You are here

In Her Own Words

As one raised in a subculture experience (I am a Negro) where those within were and are forever lecturing to their fellows about how to appear acceptable to the dominant social groups, I know something about the shallowness of such a view in and of itself…what ought to be clear is that one is oppressed or discriminated against because one is ‘different’, not ‘wrong’ or ‘bad.’ This is perhaps the bitterest of the entire pill.

Lorraine Hansberry, letter to The Ladder, Vol. 1 No. 8 (May, 1957). 

The supreme test of technical skill and creative imagination is the depth of art it requires to render the infinite varieties of the human spirit—which invariably hangs between despair and joy. 

To Be Young Gifted and Black: Lorraine Hansberry in Her Own Words. Adapted by Robert Nemiroff with an introduction by James Baldwin, p.xvii. NJ: Prentice-Hall, 1969. 

I'm glad as heck that you exist. You are obviously serious people and I feel that women, without wishing to foster any strict separatist notions, homo or hetero, indeed have a need for their own publications and organizations. Our problems, our experiences as women are profoundly unique as compared to the other half of the human race. Women, like other oppressed groups of one kind or another, have particularly had to pay a price for the intellectual impoverishment that the second class status imposed on us for centuries created and sustained. Thus, I feel that The Ladder is a fine, elementary step in a rewarding direction.

Lorraine Hansberry. Letter, signed LHN, originally published in The Ladder Vol. 1 No. 8 (May 1957): 26, 28. Reprinted in The Ladder Vol. I and II. Introduction by Barbara Grier (Gene Damon, pseudonym). NY: Arno Press, 1975.

Children see things very well sometimes—and idealists even better.

Asagai to Beneatha, Act III. Lorraine Hansberry, A Raisin in the Sun. With an introduction by Robert Nemiroff. NY: Vintage, 2004.

The thing that makes you exceptional, if you are at all, is inevitably that which must also make you lonely. 

Lorraine Hansberry writing in her journal, May 1, 1962. In To Be Young Gifted and Black: Lorraine Hansberry in Her Own Words. Adapted by Robert Nemiroff, with an introduction by James Baldwin, p.137. NJ: Prentice-Hall, 1969.

Considering Mattachine, Bilitis, ONE, all seem to be cropping up on the West Coast rather than here [on the East Coast] where a vigorous and active gay set almost bump one another off the streets—what is it in the air out there? Pioneers still? Or a tougher circumstance which inspires battle?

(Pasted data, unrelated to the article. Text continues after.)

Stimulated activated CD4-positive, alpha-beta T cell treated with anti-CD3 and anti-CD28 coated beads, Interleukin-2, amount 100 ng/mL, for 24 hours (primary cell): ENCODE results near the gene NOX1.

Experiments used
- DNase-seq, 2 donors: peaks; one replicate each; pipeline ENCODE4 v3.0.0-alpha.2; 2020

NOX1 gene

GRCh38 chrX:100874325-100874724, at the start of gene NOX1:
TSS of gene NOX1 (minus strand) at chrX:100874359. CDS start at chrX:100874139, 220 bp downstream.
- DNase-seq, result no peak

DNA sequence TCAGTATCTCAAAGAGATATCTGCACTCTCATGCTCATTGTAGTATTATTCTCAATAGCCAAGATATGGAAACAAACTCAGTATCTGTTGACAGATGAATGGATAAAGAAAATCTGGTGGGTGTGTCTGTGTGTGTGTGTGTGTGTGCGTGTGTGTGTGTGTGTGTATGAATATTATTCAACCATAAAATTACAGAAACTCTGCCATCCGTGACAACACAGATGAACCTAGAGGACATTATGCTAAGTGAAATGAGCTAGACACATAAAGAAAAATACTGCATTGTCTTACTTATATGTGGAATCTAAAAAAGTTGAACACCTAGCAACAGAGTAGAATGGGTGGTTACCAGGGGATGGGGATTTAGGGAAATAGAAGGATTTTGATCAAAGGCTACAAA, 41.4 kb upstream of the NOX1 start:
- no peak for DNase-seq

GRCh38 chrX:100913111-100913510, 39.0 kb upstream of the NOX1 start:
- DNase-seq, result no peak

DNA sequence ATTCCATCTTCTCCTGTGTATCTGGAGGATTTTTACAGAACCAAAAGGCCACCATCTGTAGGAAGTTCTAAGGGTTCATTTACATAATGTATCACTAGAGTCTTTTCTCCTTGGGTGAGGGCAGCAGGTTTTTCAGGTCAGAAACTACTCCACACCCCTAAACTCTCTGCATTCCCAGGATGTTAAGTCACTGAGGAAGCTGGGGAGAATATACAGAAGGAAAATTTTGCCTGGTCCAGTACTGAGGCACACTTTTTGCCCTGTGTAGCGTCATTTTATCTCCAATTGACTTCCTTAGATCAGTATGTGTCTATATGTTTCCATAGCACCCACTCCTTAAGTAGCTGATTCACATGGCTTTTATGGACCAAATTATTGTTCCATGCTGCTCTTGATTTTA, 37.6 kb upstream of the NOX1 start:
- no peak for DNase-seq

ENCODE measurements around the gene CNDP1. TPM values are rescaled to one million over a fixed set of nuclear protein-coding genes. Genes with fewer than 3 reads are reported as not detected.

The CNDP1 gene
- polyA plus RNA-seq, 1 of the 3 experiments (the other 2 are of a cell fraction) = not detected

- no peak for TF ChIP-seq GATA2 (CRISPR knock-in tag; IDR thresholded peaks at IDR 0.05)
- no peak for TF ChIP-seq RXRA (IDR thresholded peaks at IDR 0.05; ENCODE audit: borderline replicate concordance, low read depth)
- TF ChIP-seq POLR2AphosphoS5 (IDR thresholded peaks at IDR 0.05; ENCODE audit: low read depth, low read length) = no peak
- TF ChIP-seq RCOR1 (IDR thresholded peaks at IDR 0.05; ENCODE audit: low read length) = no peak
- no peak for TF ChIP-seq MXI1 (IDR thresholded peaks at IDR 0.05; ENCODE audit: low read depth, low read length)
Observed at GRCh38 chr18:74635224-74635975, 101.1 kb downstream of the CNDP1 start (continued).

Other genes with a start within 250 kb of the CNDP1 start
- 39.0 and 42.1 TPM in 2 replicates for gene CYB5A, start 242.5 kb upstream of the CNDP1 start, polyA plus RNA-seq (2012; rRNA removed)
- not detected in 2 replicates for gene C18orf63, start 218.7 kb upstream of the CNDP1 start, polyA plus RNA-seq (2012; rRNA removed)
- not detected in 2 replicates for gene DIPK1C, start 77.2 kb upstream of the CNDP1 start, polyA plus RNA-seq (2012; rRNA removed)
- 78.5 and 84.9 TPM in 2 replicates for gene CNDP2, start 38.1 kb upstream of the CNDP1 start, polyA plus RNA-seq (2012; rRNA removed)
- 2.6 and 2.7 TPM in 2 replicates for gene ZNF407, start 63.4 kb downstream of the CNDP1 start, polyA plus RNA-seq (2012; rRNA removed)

Lorraine Hansberry.. Letter, signed LHN, originally published in The Ladder Vol. 1 No. 8 (May 1957): 26, 28. Reprinted in The Ladder Vol. I and II. Introduction by Barbara Grier (Gene Damon, pseudonym). NY: Arno Press, 1975. 

[T]here is only one large circle that we march in, around and around, each of us with our own little picture—in front of us—our own little mirage that we think is the future.

Beneatha to Asagai, Scene III. Lorraine Hansberry, A Raisin in the Sun. With an introduction by Robert Nemiroff. NY: Vintage, 2004.

Write if you will: but write about the world as it is and as you think it ought to be and must be—if there is to be a world. Write about all the things that men have written about since the beginning of writing and talking—but write to a point. Work hard at it, care about it. Write about our people: tell their story. You have something glorious to draw on begging for attention. Don’t pass it up. You have something glorious to draw on begging for attention. Don’t pass it up. Use it. Good luck to you. The Nation needs your gifts. 

Lorraine Hansberry speech, “To Be Young, Gifted, and Black,” given to Readers Digest/United Negro College Fund creative writing contest winners, NYC, May 1, 1964. 

I think it is about time that equipped women began to take on some of the ethical questions which a male-dominated culture has produced and dissect and analyze them quite to pieces in a serious fashion. It is time that ‘half the human race’ had something to say about the nature of its existence. Otherwise—without revised basic thinking—the woman intellectual is likely to find herself trying to draw conclusions—moral conclusions—based on acceptance of a social moral superstructure which has never admitted to the equality of women and is therefore immoral itself. 

 Lorraine Hansberry. Letter, signed LN originally published in The Ladder Vol. 1 No. 11 (Aug 1957). Reprinted in The Ladder Vol. I and II. Introduction by Barbara Grier (Gene Damon, pseudonym. NY: Arno Press, 1975.

Don’t get up. Just sit a while and think. Never be afraid to sit a while and think.

Asagai to Beneatha, Act III. Lorraine Hansberry, A Raisin in the Sun. With an introduction by Robert Nemiroff. NY: Vintage, 2004.